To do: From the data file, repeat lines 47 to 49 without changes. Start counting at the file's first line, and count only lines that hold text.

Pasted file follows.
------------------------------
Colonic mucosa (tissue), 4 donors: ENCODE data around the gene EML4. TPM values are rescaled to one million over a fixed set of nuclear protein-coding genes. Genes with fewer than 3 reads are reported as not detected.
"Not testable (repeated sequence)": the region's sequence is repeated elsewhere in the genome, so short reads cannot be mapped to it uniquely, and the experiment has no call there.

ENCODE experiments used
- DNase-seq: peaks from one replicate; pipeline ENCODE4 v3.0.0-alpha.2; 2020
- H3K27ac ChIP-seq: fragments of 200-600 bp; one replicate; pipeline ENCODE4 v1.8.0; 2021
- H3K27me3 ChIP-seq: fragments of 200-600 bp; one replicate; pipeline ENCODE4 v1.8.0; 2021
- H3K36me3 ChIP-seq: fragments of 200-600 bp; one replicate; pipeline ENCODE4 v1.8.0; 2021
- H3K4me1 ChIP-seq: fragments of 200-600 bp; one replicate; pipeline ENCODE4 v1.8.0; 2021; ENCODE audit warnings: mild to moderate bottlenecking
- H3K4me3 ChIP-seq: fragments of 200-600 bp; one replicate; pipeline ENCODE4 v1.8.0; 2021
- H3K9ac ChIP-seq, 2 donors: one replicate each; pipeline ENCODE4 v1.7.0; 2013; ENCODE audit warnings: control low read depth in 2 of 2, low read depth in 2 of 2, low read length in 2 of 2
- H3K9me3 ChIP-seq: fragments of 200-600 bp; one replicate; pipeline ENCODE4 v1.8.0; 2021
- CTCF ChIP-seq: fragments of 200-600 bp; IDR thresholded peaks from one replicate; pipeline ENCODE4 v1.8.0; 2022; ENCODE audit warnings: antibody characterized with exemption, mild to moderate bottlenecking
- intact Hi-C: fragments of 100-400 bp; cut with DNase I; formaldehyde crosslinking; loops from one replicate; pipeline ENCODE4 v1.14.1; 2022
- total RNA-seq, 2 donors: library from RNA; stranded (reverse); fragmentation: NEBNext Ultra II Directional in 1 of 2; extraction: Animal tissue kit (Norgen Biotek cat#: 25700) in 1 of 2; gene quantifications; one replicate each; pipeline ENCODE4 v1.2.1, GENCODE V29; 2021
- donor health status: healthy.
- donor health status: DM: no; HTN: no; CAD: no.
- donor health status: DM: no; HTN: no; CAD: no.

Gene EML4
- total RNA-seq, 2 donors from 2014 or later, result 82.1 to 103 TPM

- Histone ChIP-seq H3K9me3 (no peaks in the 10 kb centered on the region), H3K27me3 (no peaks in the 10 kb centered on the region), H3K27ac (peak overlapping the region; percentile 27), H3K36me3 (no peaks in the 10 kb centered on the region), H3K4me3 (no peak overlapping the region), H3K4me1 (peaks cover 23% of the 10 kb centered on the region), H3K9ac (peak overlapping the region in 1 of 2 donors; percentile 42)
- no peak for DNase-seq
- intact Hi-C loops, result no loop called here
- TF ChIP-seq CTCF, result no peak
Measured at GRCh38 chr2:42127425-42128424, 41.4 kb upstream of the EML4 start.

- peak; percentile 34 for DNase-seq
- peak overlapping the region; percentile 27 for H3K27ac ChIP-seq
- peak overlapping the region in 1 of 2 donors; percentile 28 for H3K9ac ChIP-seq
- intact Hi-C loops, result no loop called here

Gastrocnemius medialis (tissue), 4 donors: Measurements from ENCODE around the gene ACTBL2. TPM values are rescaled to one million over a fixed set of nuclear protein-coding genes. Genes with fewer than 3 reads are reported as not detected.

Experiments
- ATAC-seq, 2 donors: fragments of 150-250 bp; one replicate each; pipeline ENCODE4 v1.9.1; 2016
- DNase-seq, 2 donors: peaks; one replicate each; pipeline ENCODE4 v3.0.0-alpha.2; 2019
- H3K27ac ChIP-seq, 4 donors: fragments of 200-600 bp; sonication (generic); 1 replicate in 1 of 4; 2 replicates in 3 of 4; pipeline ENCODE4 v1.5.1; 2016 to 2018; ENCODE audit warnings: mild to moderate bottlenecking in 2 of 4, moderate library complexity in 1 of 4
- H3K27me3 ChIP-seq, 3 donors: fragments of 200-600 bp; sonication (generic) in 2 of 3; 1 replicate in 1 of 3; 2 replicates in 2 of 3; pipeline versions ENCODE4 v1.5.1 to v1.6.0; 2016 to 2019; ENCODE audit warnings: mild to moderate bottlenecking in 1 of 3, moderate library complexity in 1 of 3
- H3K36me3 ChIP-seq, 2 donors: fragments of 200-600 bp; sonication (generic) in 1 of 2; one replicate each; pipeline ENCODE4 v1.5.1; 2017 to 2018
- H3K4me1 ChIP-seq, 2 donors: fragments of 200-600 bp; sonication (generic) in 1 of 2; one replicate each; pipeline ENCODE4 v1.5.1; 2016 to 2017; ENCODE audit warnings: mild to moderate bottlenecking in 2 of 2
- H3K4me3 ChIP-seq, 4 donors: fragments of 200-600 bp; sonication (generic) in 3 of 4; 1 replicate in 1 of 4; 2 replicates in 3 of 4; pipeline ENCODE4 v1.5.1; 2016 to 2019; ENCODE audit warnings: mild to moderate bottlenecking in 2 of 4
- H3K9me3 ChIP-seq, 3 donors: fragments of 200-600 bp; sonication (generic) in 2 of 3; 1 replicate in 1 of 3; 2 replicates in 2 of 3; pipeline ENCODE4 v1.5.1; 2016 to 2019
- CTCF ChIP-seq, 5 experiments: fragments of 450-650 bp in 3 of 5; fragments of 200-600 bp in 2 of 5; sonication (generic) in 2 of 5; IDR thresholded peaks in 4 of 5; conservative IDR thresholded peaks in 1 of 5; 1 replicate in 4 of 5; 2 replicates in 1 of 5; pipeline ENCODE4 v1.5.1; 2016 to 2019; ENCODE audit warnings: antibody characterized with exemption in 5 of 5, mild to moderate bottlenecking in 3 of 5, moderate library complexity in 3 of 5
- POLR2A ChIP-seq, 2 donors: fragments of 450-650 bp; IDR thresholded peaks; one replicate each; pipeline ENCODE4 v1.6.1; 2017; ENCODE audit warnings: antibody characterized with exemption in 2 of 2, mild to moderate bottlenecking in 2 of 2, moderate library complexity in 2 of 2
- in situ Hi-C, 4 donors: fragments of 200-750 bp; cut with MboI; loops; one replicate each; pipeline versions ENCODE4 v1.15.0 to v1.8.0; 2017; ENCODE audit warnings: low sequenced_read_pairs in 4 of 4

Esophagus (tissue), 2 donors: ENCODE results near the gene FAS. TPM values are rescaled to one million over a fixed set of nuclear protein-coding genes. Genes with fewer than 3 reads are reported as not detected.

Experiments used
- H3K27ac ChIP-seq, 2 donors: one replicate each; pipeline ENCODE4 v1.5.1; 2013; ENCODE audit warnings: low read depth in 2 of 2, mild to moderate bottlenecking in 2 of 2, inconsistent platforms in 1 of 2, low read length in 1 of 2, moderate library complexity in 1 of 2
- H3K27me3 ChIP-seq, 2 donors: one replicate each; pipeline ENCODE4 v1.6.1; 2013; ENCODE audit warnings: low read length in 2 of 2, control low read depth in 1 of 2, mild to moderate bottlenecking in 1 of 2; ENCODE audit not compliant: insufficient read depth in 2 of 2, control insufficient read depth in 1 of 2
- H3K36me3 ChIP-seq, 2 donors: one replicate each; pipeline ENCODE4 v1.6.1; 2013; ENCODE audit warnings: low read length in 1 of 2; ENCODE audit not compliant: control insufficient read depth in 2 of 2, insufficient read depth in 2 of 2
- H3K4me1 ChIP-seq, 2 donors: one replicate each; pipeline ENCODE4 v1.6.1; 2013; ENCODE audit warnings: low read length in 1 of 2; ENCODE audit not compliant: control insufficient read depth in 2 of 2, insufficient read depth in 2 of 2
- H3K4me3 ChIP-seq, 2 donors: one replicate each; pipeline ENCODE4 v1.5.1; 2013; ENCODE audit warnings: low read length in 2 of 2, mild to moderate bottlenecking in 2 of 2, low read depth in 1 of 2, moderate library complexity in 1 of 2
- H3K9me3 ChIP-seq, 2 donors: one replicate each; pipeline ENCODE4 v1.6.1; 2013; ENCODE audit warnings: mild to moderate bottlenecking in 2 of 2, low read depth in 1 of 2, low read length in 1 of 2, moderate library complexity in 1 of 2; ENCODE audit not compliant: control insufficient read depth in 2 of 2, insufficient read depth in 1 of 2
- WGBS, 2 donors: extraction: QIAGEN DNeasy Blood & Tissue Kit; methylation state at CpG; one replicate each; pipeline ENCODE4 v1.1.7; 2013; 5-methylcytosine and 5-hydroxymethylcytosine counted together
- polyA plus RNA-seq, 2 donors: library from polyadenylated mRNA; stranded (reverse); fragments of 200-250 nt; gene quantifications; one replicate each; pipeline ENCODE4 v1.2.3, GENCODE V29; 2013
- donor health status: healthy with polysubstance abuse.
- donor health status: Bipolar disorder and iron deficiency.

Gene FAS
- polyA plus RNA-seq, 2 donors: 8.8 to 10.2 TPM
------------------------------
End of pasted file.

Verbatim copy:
- H3K4me1 ChIP-seq, 2 donors: one replicate each; pipeline ENCODE4 v1.6.1; 2013; ENCODE audit warnings: low read length in 1 of 2; ENCODE audit not compliant: control insufficient read depth in 2 of 2, insufficient read depth in 2 of 2
- H3K4me3 ChIP-seq, 2 donors: one replicate each; pipeline ENCODE4 v1.5.1; 2013; ENCODE audit warnings: low read length in 2 of 2, mild to moderate bottlenecking in 2 of 2, low read depth in 1 of 2, moderate library complexity in 1 of 2
- H3K9me3 ChIP-seq, 2 donors: one replicate each; pipeline ENCODE4 v1.6.1; 2013; ENCODE audit warnings: mild to moderate bottlenecking in 2 of 2, low read depth in 1 of 2, low read length in 1 of 2, moderate library complexity in 1 of 2; ENCODE audit not compliant: control insufficient read depth in 2 of 2, insufficient read depth in 1 of 2